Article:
The history-making inquiry into the federal government’s use of emergency powers to quell the convoy protest last winter is beginning to take shape ahead of its start later this week.
The Public Order Emergency Commission will begin public hearings on Thursday into the circumstances around the federal government’s decision to invoke the Emergencies Act. It is expected to hear from 65 witnesses during its factual stage, including protest participants, law enforcement representatives, cabinet ministers, and officials with provincial and municipal governments, as well as businesses and organizations impacted by the protests.
On Tuesday, the commission released a list of anticipated witnesses, in the anticipated order of appearance.
1. Victoria De La Ronde
2. Ottawa resident Zexi Li, who helped secure an injunction against Freedom Convoy protesters
3. Nathalie Carrier, executive director of the Vanier BIA
4. Kevin McHale, executive director of the Sparks Street BIA
5. Catherine McKenney (outgoing City of Ottawa councillor)
6. Mathieu Fleury (outgoing City of Ottawa councillor)
7. Ottawa City Manager Steve Kanellakos
8. Serge Arpin (chief of staff to mayor of Ottawa)
9. Ottawa Mayor Jim Watson
10. Diane Deans (outgoing City of Ottawa councillor)
11. Patricia Ferguson (acting deputy chief of Ottawa police)
12. Craig Abrams (Ontario Provincial Police member)
13. Retired chief superintendent Carson Pardy (Ontario Provincial Police)
14. Pat Morris (Ontario Provincial Police member)
15. Interim Ottawa Police Chief Steve Bell
16. Ottawa Police Insp. Russell Lucas
17. Marcel Beaudin (Ontario Provincial Police member)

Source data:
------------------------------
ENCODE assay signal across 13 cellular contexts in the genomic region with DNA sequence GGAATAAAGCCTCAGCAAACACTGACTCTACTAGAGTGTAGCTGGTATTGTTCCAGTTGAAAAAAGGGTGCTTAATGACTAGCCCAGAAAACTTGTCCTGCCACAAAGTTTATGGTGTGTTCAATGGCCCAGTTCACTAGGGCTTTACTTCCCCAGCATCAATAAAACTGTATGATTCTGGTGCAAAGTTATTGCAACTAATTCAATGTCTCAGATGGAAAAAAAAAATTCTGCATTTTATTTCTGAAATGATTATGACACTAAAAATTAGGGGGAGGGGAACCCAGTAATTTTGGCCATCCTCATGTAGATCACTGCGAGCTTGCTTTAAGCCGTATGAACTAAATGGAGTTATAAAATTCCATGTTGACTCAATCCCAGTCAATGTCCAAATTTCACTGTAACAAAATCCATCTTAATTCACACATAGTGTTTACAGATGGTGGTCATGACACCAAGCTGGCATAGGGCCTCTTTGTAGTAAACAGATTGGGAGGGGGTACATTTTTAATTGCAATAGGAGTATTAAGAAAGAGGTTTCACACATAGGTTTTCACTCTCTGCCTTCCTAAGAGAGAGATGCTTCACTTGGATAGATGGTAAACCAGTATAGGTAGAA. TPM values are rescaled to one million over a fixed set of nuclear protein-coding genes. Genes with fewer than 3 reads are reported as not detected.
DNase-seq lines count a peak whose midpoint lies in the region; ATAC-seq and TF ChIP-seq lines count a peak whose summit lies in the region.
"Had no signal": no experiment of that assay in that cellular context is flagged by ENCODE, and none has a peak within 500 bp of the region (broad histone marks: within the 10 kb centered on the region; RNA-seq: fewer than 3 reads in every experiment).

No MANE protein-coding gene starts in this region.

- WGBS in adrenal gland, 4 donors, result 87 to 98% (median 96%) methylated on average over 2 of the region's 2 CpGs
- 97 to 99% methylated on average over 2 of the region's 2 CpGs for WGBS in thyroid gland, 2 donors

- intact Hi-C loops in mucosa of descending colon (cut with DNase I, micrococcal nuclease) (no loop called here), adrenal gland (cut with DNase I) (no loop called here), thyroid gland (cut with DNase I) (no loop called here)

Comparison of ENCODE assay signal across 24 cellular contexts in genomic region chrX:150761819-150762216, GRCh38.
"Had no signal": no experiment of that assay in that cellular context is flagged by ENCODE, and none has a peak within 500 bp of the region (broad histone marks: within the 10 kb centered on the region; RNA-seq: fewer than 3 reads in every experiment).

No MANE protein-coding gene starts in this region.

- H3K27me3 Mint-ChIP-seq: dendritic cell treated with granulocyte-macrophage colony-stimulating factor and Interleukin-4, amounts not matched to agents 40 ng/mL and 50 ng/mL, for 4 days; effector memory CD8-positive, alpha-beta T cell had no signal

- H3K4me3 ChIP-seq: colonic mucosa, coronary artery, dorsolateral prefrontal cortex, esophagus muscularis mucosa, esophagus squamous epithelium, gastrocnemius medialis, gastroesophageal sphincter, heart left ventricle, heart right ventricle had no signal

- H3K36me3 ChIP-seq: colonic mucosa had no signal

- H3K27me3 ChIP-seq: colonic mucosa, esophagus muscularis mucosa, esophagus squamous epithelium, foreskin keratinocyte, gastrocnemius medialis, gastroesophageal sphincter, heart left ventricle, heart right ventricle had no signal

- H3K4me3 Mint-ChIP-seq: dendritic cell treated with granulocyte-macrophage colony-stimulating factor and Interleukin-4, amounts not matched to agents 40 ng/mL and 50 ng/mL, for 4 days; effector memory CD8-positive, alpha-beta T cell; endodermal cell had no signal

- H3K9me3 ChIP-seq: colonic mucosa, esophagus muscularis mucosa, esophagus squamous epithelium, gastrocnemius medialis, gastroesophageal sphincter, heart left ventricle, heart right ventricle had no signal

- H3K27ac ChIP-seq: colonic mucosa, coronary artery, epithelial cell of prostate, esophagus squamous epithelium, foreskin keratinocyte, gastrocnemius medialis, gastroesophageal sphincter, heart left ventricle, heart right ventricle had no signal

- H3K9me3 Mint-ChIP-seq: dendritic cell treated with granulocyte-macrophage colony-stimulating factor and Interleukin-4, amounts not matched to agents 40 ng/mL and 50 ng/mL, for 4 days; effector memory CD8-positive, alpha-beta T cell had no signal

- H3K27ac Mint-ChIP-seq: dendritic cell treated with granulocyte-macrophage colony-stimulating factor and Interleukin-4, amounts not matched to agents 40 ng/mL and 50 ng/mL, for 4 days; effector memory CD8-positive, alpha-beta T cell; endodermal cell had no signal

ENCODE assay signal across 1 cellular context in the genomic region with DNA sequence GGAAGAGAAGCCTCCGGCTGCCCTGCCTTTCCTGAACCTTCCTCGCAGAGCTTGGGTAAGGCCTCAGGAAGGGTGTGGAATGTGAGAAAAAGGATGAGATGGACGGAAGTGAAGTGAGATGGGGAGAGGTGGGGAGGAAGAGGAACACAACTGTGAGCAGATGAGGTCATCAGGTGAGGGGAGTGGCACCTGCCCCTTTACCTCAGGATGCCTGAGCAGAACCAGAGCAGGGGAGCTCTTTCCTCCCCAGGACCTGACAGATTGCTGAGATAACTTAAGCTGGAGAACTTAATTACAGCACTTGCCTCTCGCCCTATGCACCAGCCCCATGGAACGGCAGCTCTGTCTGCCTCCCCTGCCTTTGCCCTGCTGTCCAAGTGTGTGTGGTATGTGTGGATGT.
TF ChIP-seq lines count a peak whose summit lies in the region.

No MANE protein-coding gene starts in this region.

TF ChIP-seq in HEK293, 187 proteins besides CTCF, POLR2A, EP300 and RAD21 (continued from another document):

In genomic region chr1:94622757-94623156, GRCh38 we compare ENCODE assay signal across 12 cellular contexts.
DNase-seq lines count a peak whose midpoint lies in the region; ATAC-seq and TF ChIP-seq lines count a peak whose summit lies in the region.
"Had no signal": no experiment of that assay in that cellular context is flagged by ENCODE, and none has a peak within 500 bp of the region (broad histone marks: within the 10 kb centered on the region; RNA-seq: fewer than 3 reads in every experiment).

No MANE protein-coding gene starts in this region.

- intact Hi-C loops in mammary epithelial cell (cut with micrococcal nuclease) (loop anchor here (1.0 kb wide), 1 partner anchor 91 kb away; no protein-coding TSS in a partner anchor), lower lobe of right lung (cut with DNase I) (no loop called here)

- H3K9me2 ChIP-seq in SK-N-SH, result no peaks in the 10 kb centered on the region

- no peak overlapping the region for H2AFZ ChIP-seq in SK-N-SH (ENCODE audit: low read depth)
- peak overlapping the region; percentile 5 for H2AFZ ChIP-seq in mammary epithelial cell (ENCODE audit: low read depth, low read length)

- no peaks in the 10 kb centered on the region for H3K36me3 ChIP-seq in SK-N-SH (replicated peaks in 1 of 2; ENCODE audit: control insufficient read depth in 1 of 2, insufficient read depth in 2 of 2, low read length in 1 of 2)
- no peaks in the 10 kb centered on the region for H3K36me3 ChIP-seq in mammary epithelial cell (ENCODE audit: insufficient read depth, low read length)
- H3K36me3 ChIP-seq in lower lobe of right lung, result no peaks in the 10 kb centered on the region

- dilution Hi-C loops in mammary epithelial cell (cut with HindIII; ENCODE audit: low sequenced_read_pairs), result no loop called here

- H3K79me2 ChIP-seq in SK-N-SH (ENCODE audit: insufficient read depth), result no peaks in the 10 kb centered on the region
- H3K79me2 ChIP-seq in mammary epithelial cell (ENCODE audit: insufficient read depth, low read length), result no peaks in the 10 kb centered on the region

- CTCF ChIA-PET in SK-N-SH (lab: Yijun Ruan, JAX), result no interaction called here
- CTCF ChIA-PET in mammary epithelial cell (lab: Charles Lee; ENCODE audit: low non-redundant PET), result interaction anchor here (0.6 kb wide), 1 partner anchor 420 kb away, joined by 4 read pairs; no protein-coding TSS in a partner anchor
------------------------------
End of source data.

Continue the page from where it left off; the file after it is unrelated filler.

18. Ottawa Police Insp. Robert Drummond
19. Ottawa Police Insp. Robert Bernier
20. Ontario Provincial Police Commissioner Thomas Carrique
21. Former Ottawa police chief Peter Sloly
22. Brigitte Belton, convoy protest organizer
23. James Bauder,convoy protest organizer
24. Steeve Charland, convoy protest participant
25. Patrick King, convoy protest participant
26. Benjamin Dichter, convoy protest organizer
27. Tom Marazzo, convoy protest organizer
28. Chris Barber, convoy protest organizer
29. Tamara Lich, , convoy protest organizer
30. Mayor of Windsor Drew Dilkens
31. Ontario Provincial Police Supt. Dana Earley
32. Interim Windsor Police Deputy Chief Jason Crowley
33. Mayor of the Village of Coutts Jim Willett
34. Fort McLeod Coun. Marco Van Huigenbos, protest organizer,
35. Marlin Degrand, assistant deputy minister at the Alberta Justice and Solicitor General department
36. Mario Di Tommaso, deputy solicitor general of Ontario
37. Ian Freeman, assistant deputy minister at the Ontario Ministry of Transportation
38. Rob Stewart, deputy minister at the federal Public Safety department
39. Dominic Rochon,
40. Canadian Security Intelligence Service Director David Vigneault
41. Michelle Tessier, assistant deputy minister with Public Safety’s national and cyber security branch
42. Marie-Hèlene Chayer, executive director of the Integrated Threat Assessment Centre
43. Deputy RCMP Commissioner Michael Duheme, responsible for federal policing
44. RCMP Commissioner Brenda Lucki
45. Deputy RCMP Commissioner Curtis Zablocki, commanding officer of Alberta
46. John Ossowski, former president of Canada Border Services Agency